Sue Hirshman, expert on the Black Swift
Story by Kathryn R. Burke
[Ouray, Colo. March 17, 2015] “The Black Swift could be called the most elusive bird on earth,” Hirshman believes. “The birds don’t make it easy to find or observe them.” They like to nest in caves, near waterfalls, where rocky ledges and inhospitable terrain protect them from predators.
One of the more accessible locations for these mysterious birds right Box Canyon in Ouray, Colorado. Hirshman has been watching the Black Swift and recording their activities here nearly 20 years. “I hope I can study this bird until I’m 90,” she told Samantha Tisdel Wright for an article in the ‘2014 Adventure Summer Guide’ (1) “As long as I am able to walk, I am going to go over there” and watch those birds.
But she does more than just ‘watch.’ Using a Nikon D-90 with an AF-S Nikkor 70-300 mm lens for close-ups, she gets some outstanding photographs. Hirshman has helped team members band birds. Although Hirshman did not directly help the team to attach geo-locators, many birds were also fitted with that device to track their annual migration – all the way to Brazil and back!
Hirshman’s observations and photographs have been reported in numerous publications and scientific studies. Google ‘Sue Hirshman Black Swift’ and you get several pages of ‘hits,’ including links to articles she writes for the local Ouray County Newspaper. (2) Hirshman relates results of a detailed study of 11 years of Black Swift breeding phenology and success at Box Canyon.(5) “Box Canyon is known as Colorado’s largest nesting colony and the most accessible viewing opportunity, which has gained world attention as an important Birding Area,” Hirshman explains. Hirshman and Carolyn Gunn are updating that study to include another nine years.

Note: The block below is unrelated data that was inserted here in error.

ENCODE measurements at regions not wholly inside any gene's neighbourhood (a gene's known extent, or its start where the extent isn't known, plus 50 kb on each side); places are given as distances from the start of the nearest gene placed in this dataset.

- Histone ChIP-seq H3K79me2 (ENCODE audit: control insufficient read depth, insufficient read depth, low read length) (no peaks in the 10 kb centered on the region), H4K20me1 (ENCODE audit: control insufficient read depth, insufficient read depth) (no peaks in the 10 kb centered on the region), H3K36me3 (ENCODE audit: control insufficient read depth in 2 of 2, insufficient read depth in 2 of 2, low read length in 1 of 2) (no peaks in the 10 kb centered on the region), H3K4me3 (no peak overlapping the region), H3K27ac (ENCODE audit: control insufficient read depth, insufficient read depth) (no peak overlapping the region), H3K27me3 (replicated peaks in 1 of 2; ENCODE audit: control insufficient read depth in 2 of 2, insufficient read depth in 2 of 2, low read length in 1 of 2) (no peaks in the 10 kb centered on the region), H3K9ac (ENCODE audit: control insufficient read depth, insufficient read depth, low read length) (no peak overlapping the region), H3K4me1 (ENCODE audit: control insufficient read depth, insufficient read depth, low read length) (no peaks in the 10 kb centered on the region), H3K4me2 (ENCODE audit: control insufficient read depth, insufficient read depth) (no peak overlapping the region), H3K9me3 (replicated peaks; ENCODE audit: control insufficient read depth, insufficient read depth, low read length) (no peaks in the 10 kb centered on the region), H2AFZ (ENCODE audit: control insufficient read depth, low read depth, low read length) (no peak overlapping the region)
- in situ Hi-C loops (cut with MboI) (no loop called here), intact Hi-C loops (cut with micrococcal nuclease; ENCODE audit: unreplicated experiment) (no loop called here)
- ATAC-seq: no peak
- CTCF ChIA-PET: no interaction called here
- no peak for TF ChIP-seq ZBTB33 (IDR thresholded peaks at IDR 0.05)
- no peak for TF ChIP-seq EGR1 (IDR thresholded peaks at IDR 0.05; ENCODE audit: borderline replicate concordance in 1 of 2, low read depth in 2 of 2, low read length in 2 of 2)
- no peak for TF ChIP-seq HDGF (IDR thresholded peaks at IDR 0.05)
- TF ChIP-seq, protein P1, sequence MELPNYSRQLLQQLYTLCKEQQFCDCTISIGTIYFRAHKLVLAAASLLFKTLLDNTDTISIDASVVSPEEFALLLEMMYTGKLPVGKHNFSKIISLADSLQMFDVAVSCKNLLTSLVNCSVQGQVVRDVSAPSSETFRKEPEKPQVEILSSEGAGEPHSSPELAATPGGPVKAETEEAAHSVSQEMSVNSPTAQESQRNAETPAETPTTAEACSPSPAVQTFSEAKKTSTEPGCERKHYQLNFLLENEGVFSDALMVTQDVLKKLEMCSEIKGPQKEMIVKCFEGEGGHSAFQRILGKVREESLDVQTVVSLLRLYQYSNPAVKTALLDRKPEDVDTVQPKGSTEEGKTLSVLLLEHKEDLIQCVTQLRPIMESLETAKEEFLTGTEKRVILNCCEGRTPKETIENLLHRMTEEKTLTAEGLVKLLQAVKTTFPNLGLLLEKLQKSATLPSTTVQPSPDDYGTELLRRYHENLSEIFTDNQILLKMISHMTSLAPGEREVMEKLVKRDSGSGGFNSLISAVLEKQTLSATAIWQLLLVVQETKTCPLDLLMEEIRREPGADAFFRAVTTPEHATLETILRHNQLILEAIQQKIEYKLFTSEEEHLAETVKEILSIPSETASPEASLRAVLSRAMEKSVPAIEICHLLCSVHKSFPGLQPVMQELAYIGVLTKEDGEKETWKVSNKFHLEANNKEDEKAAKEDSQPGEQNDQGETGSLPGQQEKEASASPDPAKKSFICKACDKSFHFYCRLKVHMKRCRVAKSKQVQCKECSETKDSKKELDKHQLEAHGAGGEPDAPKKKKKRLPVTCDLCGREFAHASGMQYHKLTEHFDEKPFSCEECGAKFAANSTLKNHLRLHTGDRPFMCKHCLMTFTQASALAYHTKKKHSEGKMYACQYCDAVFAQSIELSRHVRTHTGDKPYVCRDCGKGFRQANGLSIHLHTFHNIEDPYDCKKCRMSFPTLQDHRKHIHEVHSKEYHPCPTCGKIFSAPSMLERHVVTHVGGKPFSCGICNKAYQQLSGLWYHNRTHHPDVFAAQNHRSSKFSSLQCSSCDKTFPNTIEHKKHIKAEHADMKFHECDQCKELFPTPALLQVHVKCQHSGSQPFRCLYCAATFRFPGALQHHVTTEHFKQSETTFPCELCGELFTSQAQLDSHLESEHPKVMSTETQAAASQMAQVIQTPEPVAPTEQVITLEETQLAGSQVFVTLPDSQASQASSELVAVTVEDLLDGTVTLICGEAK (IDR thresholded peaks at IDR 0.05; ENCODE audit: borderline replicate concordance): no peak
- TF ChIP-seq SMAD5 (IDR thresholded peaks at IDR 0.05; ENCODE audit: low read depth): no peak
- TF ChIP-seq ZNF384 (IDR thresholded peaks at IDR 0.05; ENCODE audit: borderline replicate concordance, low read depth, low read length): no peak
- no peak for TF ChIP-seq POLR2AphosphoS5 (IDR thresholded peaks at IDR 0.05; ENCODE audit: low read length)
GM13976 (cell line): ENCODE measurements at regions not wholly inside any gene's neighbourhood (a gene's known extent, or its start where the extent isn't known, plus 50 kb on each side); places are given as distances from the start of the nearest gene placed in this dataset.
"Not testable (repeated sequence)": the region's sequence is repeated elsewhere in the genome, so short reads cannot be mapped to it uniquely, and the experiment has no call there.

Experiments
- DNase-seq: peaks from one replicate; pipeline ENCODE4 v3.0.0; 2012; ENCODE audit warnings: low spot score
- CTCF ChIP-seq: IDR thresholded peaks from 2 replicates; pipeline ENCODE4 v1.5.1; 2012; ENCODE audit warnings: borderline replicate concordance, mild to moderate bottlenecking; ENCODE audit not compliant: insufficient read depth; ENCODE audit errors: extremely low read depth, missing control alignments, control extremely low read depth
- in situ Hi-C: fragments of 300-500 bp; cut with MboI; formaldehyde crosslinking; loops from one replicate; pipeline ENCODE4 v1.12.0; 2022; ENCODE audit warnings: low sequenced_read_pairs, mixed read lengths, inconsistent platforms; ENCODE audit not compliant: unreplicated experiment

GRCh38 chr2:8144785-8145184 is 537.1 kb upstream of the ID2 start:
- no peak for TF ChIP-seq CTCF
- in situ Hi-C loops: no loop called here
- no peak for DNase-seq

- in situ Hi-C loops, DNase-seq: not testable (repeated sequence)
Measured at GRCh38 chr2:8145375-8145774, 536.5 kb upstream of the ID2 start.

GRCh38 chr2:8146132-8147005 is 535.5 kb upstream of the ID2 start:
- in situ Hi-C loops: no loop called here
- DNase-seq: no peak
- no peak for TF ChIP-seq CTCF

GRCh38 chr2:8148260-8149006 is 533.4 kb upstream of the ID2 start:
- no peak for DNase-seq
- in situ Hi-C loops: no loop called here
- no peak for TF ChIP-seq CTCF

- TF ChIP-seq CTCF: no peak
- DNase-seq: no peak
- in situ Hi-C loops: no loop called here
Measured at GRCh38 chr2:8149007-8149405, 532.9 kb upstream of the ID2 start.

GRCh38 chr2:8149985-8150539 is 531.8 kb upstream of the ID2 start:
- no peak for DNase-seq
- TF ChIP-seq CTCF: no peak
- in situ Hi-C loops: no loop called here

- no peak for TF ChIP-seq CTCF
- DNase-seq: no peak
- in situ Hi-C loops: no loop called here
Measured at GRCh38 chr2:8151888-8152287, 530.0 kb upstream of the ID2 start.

To learn more about Box Canyon and the Black Swift, please join us Tuesday, March 17, 2015, at the Ouray Community Center, for a power point presentation followed by question and answer period. Hirshman will share historical photographs of the Box Canyon, which celebrates its 100-year anniversary as a park in 2020. Her detailed photographs follow a nesting pair of Swifts and their chick from hatching until it leaves the nest. Hirshman will also explain the geolocator and how it helps track and record birds migrations.
Sue Hirshman lives in Montrose, Colorado.
Top: Black Swift on Nest. Sue E. Hirshman
Center: Black Swift Migration Map
Bottom: Mom feeding chick 38-42 days old. Sue E. Hirshman
(1)‘The Coolest Bird.’ Samantha Tisdel Wright. 2014 Adventure Summer Guide.
(2) ‘Birds of Ouray County: The Black Swift | Ouray.’ Ouray County News. Sue Hirshman.
(3) Rocky Mountain Bird Observatory Science: Special Species: Black Swift.
(4) Rocky Mountain Bird Observatory Bird Population Monitoring › Specialized Programs.
(5) ‘Breeding Phenology and Success of Black Swifts in Box Canyon’. Sue E. Hirshman, Carolyn Gunn, Richard G. Levad. Sue Hirshman’s detailed study of 11 years of Black Swift breeding phenology and success at Box Canyon in Ouray, Colorado.
(6) Box Canyon Park. Summer Hours 8 am-8 pm or until dark. Visitor Center open May through mid-October. Trails open year round.
This article also appears on website for the Woman’s Club of Ouray County. Designed and maintained by Kathryn R. Burke.
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